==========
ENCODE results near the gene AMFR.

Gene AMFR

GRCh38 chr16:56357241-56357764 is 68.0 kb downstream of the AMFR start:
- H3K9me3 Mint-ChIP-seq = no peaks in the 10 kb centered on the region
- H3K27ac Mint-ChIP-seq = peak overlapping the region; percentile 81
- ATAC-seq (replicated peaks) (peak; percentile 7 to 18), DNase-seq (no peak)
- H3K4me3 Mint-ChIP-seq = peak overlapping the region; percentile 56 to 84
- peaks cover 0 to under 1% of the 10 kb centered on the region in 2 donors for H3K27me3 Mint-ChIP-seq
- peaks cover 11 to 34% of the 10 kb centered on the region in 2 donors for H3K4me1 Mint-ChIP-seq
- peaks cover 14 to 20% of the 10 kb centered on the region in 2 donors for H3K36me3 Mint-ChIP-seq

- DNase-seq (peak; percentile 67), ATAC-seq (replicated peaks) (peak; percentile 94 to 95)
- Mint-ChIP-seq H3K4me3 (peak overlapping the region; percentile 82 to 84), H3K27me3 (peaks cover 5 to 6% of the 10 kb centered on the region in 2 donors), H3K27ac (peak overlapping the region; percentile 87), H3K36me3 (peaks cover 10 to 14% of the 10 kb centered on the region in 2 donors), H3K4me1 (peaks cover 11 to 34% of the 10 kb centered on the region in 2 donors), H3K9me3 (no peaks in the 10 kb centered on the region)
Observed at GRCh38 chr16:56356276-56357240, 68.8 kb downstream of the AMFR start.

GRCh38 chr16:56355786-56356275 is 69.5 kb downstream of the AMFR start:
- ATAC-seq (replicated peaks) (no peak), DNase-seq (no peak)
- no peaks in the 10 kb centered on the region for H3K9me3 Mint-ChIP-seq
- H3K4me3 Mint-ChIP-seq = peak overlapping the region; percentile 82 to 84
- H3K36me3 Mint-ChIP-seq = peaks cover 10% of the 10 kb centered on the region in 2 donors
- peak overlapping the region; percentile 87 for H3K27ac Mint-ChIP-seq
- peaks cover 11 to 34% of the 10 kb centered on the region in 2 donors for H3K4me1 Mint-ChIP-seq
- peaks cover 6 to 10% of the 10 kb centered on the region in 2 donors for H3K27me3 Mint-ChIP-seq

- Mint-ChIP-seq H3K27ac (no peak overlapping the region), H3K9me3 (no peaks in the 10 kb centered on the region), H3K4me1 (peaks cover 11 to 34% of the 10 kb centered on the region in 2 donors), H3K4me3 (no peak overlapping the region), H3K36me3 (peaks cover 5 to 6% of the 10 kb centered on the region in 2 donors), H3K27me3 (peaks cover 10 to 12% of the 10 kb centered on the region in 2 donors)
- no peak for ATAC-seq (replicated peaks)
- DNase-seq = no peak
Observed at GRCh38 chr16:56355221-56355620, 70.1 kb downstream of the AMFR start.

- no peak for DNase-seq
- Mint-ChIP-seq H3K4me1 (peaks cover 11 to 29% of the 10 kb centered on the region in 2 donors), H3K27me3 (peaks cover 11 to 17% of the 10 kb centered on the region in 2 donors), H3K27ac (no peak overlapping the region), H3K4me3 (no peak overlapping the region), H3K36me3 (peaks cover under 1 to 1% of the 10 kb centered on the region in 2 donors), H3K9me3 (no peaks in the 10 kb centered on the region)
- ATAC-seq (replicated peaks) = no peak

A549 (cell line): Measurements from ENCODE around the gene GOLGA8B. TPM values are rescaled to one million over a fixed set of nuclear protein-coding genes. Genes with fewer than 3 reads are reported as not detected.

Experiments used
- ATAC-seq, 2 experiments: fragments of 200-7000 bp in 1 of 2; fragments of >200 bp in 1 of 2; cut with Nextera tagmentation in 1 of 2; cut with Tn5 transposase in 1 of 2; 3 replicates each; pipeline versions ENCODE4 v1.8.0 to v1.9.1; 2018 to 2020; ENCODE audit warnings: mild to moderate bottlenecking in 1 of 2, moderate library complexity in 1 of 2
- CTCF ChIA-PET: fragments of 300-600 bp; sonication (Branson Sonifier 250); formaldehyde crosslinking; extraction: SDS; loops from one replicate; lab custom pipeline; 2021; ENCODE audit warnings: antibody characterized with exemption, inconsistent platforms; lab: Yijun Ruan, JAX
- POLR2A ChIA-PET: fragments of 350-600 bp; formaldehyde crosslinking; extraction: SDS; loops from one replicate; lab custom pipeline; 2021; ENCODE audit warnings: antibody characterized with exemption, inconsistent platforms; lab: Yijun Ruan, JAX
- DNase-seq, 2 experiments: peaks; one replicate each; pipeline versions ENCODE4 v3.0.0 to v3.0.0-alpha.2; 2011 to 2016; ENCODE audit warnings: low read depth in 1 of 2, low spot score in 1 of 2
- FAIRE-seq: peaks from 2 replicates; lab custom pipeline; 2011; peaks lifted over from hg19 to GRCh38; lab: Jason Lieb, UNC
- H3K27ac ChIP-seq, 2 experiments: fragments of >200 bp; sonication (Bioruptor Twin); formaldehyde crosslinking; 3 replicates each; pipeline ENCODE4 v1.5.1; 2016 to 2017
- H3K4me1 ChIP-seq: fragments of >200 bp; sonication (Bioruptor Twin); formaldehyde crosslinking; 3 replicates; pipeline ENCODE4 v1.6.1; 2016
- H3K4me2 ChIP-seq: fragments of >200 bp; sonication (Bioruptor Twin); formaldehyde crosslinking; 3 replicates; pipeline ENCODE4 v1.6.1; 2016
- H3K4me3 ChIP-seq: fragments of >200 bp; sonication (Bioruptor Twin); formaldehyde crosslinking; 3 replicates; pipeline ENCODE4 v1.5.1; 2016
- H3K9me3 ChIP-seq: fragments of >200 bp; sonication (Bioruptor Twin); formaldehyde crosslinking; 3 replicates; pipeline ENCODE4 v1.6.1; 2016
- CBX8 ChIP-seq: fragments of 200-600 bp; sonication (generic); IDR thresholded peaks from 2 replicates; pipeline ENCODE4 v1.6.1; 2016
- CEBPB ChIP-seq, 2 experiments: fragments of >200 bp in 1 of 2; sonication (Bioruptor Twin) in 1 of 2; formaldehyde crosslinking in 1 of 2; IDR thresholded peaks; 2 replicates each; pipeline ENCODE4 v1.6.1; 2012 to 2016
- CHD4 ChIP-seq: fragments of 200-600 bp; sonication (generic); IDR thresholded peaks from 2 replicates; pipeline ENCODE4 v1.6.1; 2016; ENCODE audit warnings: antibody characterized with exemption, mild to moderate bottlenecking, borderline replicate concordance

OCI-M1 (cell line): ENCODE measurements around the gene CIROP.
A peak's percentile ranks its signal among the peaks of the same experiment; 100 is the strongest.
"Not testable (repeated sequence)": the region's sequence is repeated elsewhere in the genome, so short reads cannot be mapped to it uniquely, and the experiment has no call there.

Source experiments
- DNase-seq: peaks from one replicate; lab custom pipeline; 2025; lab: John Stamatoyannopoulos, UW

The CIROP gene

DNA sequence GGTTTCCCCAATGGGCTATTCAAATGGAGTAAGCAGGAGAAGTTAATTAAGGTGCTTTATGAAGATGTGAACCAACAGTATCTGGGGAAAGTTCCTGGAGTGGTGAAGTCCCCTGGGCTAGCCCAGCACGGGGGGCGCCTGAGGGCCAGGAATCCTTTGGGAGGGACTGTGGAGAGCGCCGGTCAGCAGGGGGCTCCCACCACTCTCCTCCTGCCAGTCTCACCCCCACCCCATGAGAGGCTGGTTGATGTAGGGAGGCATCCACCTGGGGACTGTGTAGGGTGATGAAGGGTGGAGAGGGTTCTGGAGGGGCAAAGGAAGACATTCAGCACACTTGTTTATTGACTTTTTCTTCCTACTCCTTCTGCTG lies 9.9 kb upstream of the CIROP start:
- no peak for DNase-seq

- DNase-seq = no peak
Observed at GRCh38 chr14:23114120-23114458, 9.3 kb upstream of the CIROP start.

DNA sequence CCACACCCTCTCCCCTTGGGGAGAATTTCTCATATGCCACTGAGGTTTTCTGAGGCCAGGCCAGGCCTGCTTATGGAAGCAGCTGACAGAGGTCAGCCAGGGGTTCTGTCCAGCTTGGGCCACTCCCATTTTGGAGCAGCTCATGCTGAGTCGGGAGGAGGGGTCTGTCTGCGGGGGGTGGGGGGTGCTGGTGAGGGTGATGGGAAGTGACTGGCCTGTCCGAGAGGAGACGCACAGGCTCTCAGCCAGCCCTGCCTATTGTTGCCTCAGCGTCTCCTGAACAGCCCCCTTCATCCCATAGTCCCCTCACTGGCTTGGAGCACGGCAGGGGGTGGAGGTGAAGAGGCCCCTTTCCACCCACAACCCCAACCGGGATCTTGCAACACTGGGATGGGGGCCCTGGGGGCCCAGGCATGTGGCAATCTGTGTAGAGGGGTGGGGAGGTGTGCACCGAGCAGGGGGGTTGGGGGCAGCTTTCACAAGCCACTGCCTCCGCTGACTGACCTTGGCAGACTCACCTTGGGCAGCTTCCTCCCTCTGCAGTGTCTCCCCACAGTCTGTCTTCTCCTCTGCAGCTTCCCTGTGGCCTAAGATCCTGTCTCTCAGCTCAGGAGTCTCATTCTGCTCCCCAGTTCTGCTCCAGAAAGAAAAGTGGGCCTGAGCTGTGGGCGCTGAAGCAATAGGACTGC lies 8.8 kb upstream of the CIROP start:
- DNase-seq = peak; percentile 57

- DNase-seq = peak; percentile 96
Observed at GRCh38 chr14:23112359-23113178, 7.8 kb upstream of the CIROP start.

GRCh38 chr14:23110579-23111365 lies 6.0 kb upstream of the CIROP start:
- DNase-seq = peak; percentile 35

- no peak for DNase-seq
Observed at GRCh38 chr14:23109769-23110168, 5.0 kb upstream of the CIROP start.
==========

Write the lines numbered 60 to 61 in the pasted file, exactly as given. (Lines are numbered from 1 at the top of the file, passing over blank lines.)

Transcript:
- no peak for DNase-seq
Observed at GRCh38 chr14:23109769-23110168, 5.0 kb upstream of the CIROP start.